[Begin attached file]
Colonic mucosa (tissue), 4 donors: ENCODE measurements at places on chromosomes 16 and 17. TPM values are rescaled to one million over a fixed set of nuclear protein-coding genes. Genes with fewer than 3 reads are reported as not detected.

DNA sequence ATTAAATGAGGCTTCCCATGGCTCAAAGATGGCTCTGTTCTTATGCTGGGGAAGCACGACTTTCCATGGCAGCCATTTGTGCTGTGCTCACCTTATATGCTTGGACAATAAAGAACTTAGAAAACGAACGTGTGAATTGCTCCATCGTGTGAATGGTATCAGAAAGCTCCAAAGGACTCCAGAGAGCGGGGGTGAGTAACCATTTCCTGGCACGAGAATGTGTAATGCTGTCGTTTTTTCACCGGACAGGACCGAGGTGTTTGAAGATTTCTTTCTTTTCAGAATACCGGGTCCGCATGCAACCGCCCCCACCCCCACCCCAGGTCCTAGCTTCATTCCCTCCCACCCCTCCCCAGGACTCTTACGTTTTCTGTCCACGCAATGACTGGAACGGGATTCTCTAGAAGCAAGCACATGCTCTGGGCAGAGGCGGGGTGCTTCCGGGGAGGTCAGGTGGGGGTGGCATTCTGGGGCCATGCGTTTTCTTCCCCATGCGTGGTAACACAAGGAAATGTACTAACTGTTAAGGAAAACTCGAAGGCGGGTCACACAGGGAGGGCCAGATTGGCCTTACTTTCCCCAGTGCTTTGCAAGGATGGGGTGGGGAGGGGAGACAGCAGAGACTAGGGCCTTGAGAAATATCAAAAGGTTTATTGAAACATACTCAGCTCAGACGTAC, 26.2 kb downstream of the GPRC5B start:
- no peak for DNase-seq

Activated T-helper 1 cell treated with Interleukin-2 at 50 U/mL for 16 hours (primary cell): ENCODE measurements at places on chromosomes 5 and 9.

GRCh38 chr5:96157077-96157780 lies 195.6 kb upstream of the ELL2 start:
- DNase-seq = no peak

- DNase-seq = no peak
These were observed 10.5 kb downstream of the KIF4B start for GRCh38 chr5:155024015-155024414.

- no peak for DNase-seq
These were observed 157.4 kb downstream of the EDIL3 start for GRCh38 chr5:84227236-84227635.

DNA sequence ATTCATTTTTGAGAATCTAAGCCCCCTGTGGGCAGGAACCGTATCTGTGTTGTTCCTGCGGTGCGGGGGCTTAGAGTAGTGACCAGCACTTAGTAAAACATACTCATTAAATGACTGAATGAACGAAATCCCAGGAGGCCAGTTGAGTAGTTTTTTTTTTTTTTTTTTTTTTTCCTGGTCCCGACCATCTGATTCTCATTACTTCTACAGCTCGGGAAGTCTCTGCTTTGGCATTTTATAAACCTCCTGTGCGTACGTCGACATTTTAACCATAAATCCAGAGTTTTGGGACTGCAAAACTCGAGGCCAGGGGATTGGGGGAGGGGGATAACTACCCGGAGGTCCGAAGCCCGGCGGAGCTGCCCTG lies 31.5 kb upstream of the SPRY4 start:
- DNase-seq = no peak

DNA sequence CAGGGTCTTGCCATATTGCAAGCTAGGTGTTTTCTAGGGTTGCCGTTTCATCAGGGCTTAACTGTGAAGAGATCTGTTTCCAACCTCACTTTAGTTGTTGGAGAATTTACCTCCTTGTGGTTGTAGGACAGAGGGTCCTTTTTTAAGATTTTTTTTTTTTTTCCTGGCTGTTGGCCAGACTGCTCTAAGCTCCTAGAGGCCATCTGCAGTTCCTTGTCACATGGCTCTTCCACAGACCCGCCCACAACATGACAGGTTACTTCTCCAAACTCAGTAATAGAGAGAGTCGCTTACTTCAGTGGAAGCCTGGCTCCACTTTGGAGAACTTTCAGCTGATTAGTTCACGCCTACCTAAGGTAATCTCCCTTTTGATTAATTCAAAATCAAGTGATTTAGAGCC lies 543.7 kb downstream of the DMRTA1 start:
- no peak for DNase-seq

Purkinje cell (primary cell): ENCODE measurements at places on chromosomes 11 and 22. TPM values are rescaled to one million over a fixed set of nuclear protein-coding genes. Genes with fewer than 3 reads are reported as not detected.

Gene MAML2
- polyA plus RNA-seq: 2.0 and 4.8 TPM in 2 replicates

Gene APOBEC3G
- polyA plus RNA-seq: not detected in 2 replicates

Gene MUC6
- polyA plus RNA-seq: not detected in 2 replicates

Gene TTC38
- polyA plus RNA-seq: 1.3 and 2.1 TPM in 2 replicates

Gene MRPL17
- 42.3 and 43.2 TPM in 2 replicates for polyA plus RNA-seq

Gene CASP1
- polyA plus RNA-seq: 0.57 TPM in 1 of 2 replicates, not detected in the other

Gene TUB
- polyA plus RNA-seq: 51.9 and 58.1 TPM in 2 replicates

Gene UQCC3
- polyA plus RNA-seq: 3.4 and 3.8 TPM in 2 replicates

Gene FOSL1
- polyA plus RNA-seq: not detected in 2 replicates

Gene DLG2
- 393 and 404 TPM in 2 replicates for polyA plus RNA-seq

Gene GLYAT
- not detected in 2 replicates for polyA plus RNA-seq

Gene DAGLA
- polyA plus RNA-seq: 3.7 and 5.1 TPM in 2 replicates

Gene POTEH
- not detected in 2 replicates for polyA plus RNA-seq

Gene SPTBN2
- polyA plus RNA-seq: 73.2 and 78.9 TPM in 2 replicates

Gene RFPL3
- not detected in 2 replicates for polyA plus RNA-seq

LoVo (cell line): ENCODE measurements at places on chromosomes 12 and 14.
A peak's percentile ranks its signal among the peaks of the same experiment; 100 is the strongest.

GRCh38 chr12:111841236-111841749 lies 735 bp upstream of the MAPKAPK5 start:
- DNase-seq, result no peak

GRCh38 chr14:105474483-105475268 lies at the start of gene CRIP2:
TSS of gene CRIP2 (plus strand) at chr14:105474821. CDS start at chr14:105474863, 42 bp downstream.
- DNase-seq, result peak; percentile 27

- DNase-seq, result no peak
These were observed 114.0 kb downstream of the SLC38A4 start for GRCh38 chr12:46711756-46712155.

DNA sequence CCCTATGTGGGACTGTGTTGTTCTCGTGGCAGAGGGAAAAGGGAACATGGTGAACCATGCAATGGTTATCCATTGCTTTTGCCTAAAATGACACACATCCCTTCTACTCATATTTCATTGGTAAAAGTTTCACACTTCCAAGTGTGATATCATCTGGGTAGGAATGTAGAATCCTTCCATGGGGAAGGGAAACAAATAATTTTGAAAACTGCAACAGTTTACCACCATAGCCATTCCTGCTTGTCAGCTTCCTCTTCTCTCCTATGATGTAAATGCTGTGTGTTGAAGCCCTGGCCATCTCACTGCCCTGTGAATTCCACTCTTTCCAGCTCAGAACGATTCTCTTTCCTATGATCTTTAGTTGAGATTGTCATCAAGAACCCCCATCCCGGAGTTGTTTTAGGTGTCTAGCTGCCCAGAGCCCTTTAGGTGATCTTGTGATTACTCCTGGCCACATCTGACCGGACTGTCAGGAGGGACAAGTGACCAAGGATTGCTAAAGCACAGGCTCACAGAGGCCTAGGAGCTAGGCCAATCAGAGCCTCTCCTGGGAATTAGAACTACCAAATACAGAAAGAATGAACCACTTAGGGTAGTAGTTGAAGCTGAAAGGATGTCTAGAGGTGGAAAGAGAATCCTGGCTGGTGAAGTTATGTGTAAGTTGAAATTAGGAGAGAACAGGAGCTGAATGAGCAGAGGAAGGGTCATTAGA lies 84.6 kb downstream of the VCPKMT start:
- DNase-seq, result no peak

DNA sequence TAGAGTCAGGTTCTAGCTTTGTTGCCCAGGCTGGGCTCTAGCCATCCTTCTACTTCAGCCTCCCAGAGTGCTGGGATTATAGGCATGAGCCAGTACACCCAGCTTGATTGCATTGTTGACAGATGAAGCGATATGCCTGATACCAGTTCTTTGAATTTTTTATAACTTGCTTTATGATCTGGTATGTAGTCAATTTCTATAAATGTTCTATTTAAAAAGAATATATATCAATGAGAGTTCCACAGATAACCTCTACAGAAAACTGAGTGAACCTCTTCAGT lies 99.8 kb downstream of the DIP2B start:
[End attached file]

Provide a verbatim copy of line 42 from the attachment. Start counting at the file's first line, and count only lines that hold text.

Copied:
Gene SPTBN2